Indiana’s Long-Term Support for Disabled Elderly Needs Improvement

Elderly woman on a wheelchair with nurseAround 15% of the people in Indiana are already 65 years old and above. Many of them may already have some form of disability that needs continuous professional support. The lack of effective programs, though, may highlight the need for senior home health care services in Lexington.

Aging Population

Aging is a growing issue the United States needs to address as soon as possible. It can increase the economic burden due to rising healthcare costs. It can strain the available resources of both the government and the citizens. The trends in aging may only make the seniors vulnerable to abandonment and exploitation.

States do create many programs to support the healthcare needs of older adults. Indiana, however, still has plenty of room for improvement, especially when it comes to helping the disabled elderly.

Long-Term Services and Support

AARP ranked Indiana last in long-term services and support. It placed 51st in affordability and access. Many of those with disability rely on Medicaid, while private pay costs still make up a significant percentage of their median household income. They also struggle with fewer alternatives to nursing homes. Over 23% of the seniors remain in these facilities for 100 days or longer. The national average is only 18%, while the best-performing state has only 9% of its older adults.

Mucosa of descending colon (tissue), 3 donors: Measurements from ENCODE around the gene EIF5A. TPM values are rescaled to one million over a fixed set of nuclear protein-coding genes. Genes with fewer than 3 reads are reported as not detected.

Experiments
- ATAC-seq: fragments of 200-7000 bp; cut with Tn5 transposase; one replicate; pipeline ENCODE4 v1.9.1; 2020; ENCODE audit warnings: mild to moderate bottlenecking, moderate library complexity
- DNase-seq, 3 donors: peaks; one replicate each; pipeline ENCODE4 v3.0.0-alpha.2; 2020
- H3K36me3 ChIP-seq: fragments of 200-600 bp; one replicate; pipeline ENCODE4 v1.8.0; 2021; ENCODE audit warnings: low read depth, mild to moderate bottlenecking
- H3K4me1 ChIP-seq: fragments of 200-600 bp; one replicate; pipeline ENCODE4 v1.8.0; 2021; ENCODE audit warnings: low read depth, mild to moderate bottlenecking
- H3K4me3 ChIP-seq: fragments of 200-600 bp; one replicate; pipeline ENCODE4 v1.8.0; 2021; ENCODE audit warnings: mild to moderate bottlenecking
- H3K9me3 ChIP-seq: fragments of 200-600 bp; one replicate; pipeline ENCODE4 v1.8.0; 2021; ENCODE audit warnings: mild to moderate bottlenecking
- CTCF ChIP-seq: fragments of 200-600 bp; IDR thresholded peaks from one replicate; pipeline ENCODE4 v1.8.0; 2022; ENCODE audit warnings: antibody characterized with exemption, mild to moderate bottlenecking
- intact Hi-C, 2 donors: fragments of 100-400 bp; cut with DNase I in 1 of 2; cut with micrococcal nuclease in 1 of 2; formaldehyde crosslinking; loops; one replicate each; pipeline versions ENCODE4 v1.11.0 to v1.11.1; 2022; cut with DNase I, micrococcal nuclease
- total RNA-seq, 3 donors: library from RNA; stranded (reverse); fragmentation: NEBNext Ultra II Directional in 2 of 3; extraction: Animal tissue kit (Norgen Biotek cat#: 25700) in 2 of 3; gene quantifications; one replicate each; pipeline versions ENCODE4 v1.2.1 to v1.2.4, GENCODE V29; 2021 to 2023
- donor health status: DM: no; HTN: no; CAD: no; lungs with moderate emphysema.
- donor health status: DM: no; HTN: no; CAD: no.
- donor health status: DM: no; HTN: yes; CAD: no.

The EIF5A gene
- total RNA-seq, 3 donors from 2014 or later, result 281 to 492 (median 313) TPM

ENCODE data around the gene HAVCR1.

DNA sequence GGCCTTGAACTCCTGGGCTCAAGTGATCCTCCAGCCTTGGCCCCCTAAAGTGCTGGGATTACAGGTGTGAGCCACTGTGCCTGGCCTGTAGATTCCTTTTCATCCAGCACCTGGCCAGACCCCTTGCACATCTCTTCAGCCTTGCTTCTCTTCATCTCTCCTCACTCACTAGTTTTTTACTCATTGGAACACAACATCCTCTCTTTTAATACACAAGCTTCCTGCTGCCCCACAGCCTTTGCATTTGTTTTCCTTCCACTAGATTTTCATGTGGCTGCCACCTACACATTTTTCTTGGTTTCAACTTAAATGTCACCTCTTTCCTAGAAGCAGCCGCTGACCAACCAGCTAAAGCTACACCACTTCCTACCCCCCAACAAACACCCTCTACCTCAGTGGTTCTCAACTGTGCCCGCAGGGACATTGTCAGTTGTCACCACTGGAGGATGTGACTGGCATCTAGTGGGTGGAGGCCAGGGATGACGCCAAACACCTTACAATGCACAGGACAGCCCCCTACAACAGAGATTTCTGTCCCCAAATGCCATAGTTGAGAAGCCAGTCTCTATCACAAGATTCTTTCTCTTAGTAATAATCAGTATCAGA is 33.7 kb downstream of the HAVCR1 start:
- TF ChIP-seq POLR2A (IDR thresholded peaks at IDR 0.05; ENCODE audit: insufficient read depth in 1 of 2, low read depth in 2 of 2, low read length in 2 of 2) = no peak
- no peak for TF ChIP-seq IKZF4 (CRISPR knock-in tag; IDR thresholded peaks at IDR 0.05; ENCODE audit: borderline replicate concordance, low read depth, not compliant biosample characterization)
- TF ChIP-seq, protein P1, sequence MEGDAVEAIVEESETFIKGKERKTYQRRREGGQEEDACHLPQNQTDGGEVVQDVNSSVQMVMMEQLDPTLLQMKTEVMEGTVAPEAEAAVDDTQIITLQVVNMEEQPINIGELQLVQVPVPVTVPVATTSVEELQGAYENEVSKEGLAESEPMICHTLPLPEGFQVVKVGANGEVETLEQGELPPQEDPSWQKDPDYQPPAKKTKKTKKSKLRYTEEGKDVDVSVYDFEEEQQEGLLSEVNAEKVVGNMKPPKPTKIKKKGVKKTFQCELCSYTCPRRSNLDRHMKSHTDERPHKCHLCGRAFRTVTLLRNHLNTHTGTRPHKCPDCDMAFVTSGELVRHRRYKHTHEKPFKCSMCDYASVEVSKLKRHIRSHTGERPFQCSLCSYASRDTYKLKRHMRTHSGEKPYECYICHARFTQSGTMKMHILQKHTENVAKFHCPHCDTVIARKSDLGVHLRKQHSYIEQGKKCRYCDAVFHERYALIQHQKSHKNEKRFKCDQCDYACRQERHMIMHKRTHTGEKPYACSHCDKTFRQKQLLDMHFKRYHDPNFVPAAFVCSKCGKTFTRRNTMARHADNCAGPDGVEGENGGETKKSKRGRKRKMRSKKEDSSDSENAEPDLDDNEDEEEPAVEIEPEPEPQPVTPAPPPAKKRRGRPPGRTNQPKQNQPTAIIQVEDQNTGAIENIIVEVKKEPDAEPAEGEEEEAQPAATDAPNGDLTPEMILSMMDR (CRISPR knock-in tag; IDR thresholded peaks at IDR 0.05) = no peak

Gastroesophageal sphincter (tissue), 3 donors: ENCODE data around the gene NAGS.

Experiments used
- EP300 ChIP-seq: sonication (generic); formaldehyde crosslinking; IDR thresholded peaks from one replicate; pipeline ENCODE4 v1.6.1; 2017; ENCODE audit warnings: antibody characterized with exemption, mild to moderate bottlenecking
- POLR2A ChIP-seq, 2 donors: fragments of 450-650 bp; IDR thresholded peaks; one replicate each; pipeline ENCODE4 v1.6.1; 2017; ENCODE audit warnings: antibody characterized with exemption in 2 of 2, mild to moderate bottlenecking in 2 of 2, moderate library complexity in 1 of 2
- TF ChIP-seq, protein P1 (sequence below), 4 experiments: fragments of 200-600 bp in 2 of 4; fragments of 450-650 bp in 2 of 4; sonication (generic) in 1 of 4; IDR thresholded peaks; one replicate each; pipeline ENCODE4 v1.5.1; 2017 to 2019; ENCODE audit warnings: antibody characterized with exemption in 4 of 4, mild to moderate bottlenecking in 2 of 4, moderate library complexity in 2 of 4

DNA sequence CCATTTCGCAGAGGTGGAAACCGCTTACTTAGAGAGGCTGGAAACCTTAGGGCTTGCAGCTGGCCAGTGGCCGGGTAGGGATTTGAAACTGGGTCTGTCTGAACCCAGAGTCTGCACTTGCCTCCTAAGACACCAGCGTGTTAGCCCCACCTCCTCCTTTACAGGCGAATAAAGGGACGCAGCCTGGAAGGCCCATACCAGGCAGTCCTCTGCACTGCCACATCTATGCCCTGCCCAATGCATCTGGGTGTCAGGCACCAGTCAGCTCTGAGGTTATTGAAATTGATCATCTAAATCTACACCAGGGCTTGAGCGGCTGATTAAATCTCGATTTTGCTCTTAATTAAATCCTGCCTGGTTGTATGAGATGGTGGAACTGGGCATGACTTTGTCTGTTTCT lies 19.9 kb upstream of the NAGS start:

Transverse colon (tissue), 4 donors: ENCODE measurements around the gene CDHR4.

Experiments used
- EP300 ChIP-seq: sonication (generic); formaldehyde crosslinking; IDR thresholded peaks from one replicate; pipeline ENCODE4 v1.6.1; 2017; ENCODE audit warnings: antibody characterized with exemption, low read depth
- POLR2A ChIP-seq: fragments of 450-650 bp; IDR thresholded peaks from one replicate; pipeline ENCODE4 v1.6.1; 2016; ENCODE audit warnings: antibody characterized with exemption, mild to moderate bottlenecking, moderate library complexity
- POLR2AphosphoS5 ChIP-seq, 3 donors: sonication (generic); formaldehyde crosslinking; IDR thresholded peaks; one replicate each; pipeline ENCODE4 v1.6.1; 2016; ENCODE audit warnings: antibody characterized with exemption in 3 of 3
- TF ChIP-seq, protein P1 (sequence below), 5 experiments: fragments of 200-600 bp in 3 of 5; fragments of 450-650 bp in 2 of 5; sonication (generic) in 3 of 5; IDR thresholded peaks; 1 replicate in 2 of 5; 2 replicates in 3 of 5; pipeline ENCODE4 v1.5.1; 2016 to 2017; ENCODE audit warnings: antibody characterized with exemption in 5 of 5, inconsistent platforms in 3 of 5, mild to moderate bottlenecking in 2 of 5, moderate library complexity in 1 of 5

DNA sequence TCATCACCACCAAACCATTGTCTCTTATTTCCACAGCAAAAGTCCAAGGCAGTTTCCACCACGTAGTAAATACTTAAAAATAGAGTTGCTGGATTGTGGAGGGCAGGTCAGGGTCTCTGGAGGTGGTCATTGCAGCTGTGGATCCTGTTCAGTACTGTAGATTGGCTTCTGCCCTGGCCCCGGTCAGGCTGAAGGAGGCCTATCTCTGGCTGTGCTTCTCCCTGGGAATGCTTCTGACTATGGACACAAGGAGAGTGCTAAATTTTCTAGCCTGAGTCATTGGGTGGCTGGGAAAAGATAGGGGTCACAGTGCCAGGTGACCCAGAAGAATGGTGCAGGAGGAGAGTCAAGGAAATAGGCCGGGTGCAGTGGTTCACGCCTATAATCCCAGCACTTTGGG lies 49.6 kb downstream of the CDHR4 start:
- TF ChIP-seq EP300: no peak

However, nursing homes can cost a lot of money. The average national cost can already reach almost $8,000 monthly for a private room, according to Senior Living. The same source cited how independent living and in-home care will be much cheaper than staying in a nursing facility.

In Indiana, long-term care service and support for the elderly, especially for those with a disability, needs an overhaul. The good news is that seniors and their families can already consider a quality home health care service. It can remove the need for nursing homes and, thus, the high costs associated with them. According to AARP, if the state would improve to the level of the best-performing ones, it could dramatically increase its spending on community- and home-based services up to over $1.1 million.